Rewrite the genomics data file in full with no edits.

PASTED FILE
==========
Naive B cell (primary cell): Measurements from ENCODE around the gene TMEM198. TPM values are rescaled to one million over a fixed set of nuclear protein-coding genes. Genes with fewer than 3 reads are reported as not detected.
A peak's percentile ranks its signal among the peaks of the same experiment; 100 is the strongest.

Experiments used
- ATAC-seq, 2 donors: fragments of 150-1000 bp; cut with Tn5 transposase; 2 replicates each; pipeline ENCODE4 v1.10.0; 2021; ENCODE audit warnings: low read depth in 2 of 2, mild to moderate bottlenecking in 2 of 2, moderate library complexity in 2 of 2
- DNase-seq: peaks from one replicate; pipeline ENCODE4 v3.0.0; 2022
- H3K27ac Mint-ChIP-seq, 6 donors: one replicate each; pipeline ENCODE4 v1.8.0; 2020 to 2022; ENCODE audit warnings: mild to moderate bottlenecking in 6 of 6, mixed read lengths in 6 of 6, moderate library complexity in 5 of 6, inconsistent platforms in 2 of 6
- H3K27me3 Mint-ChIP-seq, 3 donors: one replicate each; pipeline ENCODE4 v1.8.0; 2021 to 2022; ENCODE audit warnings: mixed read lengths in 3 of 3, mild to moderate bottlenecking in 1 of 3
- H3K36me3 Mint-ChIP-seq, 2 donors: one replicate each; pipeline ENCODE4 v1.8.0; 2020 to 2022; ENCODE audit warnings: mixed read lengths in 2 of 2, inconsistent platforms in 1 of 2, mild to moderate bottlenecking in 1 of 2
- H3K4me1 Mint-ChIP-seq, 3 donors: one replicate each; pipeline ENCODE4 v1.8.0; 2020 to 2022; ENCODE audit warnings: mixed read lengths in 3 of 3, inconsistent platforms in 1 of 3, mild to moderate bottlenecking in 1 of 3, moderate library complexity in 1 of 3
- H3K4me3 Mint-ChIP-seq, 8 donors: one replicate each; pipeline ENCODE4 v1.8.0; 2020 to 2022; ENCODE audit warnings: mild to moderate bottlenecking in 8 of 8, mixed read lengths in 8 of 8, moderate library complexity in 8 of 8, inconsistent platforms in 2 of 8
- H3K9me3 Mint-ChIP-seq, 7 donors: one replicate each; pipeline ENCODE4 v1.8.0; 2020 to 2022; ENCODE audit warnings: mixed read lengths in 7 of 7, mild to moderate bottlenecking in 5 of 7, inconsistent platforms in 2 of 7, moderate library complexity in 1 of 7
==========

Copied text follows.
Naive B cell (primary cell): Measurements from ENCODE around the gene TMEM198. TPM values are rescaled to one million over a fixed set of nuclear protein-coding genes. Genes with fewer than 3 reads are reported as not detected.
A peak's percentile ranks its signal among the peaks of the same experiment; 100 is the strongest.

Experiments used
- ATAC-seq, 2 donors: fragments of 150-1000 bp; cut with Tn5 transposase; 2 replicates each; pipeline ENCODE4 v1.10.0; 2021; ENCODE audit warnings: low read depth in 2 of 2, mild to moderate bottlenecking in 2 of 2, moderate library complexity in 2 of 2
- DNase-seq: peaks from one replicate; pipeline ENCODE4 v3.0.0; 2022
- H3K27ac Mint-ChIP-seq, 6 donors: one replicate each; pipeline ENCODE4 v1.8.0; 2020 to 2022; ENCODE audit warnings: mild to moderate bottlenecking in 6 of 6, mixed read lengths in 6 of 6, moderate library complexity in 5 of 6, inconsistent platforms in 2 of 6
- H3K27me3 Mint-ChIP-seq, 3 donors: one replicate each; pipeline ENCODE4 v1.8.0; 2021 to 2022; ENCODE audit warnings: mixed read lengths in 3 of 3, mild to moderate bottlenecking in 1 of 3
- H3K36me3 Mint-ChIP-seq, 2 donors: one replicate each; pipeline ENCODE4 v1.8.0; 2020 to 2022; ENCODE audit warnings: mixed read lengths in 2 of 2, inconsistent platforms in 1 of 2, mild to moderate bottlenecking in 1 of 2
- H3K4me1 Mint-ChIP-seq, 3 donors: one replicate each; pipeline ENCODE4 v1.8.0; 2020 to 2022; ENCODE audit warnings: mixed read lengths in 3 of 3, inconsistent platforms in 1 of 3, mild to moderate bottlenecking in 1 of 3, moderate library complexity in 1 of 3
- H3K4me3 Mint-ChIP-seq, 8 donors: one replicate each; pipeline ENCODE4 v1.8.0; 2020 to 2022; ENCODE audit warnings: mild to moderate bottlenecking in 8 of 8, mixed read lengths in 8 of 8, moderate library complexity in 8 of 8, inconsistent platforms in 2 of 8
- H3K9me3 Mint-ChIP-seq, 7 donors: one replicate each; pipeline ENCODE4 v1.8.0; 2020 to 2022; ENCODE audit warnings: mixed read lengths in 7 of 7, mild to moderate bottlenecking in 5 of 7, inconsistent platforms in 2 of 7, moderate library complexity in 1 of 7